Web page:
Jenny Oz here- your wedding encylopedia. Today I want to talk about something a lot of brides and grooms have to deal with: tricky family situations at their wedding. Let's face facts: you are not just planing a wedding for you and your spouse, you are planning a wedding for two familes that will soon be one big family. There are a few things to consider when it comes to your families and any navigating you might be faced with. First of all, identify the members that will need some special attention, make a plan, deal with it and file it away as handled. This is not something you want to grow into an issue over time so the quicker it is dealt with, you can move on to the fun parts of planning. More times then not, any family issues that may have been locked away, can appear like a ghost at your wedding. So we want to have a plan and stick to it.
Keep in mind: it is your day, and most likely your family members who may be carrying some baggage will rise above - and how they are delicately treated leading up to that can either make it a very smooth process, or could create a ripple affect for the future. I am here to give you the tools to make it all smooth and peaceful so you can focus on all the fun parts of planning like decor, dancing, florals and more.
First of all, even if parents are divorced and remarried you MUST put both parents names on the invitation. This may seem like a no brainer but I have known a bride who left her mother's name off the invite and it caused major issues.
That being settled, if your parents are divorced and have other spouces, and everyone is 'friendly' you can absolulely add in something, only if you want too as an ode to them at the wedding. Sometimes a dance is a nice gesture but of course only after you have danced with your birth parent. My suggestion is to ease into that conversation and to feel it out (I call it a soft landing conversation) something like this:
" Should I feel bad not including _______ in anything since I want to do something so they do not feel left out?"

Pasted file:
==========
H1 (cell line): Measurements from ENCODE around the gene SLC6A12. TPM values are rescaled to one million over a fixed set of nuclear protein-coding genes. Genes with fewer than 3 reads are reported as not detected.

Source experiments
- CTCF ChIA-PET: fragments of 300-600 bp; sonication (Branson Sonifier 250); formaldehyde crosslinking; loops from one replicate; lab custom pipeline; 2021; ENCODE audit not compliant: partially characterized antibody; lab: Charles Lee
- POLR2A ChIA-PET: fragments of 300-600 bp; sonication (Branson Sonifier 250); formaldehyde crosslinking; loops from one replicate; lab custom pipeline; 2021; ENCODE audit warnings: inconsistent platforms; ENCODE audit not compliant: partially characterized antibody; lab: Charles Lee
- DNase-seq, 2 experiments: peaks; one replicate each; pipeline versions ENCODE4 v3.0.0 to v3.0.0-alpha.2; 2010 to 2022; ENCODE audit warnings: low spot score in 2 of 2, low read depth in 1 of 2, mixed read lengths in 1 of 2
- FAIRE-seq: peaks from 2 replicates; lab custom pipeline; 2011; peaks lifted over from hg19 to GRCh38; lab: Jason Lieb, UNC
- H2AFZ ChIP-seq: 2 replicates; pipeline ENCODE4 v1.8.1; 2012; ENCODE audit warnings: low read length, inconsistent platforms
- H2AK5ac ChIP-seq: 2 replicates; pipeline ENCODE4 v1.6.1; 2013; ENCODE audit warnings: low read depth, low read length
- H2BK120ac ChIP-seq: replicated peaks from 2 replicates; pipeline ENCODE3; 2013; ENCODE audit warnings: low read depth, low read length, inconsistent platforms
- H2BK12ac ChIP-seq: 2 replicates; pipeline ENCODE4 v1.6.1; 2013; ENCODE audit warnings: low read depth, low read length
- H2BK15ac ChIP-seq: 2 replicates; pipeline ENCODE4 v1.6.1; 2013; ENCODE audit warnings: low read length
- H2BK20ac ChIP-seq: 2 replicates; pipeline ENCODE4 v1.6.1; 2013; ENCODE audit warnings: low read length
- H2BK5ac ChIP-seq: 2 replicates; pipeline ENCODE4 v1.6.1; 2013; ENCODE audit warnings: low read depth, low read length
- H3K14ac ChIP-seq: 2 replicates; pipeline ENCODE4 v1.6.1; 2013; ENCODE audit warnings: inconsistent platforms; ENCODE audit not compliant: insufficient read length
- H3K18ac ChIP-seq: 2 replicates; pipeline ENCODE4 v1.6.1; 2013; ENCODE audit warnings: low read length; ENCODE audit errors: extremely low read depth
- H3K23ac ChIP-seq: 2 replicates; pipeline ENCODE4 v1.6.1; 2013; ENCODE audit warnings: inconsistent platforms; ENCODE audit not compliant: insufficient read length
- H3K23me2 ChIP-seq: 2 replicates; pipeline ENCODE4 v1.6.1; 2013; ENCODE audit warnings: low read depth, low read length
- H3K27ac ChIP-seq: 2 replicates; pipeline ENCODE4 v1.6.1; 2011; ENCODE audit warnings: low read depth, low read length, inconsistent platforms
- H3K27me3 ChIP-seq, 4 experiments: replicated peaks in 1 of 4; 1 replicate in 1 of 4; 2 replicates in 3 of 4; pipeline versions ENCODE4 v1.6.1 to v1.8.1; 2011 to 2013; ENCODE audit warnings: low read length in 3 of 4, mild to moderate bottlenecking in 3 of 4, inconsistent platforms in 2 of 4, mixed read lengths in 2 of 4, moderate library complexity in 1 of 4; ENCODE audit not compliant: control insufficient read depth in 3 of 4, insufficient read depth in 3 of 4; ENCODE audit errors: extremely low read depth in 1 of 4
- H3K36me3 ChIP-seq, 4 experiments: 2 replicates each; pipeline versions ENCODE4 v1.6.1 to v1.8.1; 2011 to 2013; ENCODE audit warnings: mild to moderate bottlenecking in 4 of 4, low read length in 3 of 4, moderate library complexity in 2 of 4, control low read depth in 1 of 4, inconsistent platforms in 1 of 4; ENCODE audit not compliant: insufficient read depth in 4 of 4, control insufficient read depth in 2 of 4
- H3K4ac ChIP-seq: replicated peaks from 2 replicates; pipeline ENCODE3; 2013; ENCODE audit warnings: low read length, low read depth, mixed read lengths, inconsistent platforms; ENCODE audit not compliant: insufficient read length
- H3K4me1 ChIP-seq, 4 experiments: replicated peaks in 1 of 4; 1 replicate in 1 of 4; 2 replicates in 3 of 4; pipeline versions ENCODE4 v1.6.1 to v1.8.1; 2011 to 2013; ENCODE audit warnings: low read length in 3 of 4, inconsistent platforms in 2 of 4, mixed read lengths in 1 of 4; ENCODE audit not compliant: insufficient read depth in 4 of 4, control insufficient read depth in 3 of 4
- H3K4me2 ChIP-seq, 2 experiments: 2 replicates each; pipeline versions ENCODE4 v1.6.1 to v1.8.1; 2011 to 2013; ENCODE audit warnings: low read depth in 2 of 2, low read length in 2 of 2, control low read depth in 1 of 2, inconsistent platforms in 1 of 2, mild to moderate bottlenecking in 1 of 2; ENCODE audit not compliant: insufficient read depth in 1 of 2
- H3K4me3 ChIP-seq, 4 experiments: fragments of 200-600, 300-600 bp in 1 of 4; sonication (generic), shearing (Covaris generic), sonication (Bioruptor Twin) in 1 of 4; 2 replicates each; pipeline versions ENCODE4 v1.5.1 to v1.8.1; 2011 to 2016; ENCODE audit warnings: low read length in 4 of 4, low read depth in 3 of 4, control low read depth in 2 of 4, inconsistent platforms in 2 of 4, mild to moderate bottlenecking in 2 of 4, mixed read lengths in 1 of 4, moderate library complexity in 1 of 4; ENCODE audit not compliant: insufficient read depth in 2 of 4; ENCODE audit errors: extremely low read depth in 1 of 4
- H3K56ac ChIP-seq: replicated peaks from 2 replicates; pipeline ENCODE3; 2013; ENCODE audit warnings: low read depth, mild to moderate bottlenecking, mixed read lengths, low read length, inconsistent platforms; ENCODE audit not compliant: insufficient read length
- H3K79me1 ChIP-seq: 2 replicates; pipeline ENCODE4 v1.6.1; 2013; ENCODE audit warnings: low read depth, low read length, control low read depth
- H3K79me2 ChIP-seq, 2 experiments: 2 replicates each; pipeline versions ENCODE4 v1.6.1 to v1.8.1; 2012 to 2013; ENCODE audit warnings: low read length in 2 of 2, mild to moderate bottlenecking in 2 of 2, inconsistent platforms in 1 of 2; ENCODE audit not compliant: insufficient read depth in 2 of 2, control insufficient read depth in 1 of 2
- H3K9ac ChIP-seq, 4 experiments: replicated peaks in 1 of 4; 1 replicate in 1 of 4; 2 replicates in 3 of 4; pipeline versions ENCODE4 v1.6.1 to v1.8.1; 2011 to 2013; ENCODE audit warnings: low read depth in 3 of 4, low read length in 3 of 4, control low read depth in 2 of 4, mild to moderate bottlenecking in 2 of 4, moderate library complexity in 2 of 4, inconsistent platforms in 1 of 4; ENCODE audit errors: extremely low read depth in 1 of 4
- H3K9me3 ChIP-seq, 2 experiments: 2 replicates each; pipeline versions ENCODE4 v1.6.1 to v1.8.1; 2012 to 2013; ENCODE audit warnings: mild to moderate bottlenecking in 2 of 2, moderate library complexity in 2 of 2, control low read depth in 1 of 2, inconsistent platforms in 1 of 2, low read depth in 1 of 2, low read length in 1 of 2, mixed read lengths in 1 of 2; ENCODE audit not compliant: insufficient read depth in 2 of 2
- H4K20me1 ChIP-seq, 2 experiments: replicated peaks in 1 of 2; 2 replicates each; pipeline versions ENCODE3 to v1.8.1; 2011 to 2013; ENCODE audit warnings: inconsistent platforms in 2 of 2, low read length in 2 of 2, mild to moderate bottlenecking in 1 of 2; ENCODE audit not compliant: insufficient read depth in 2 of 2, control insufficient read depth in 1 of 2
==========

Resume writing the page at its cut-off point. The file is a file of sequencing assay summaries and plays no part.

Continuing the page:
Then wait and see what the reaction is. If it welcoming you can then go on to say 'my planner suggested a dance with them that is more upbeat and fun, not as emotional as the one I will do with you.'
Next we move on to seating. If you are dealing with parents with new spouses, we suggest everyone having their own table to host. This way no parent gets offended if they are not at your table. You can also put people at their table who you feel will be supportive and positive for the evening. You and your spouse are then free to decide who you want at your table. The options range from: a sweatheart table that is just the two of you, a bridal party table (depending on size) a siblings table, or a 'close friends' table but this can lead to some friends feeling left out.
The sweatheart table is a great option for several reasons. 1. you do not offend anyone that they are not at your table. 2. You are up and walking around most of the time and will need a break. 3. This table gives you two a homebase if you need a moment together to regroup. 4. It is a great photo opp while your speech givers are speaking from the heart to you both!
Last but certainly not least, we suggest you and your spouse get up and thank all of your parents and step parents. This may seem like a small thing but trust us after all the thousands of weddings we have put on, it will score major points for the future!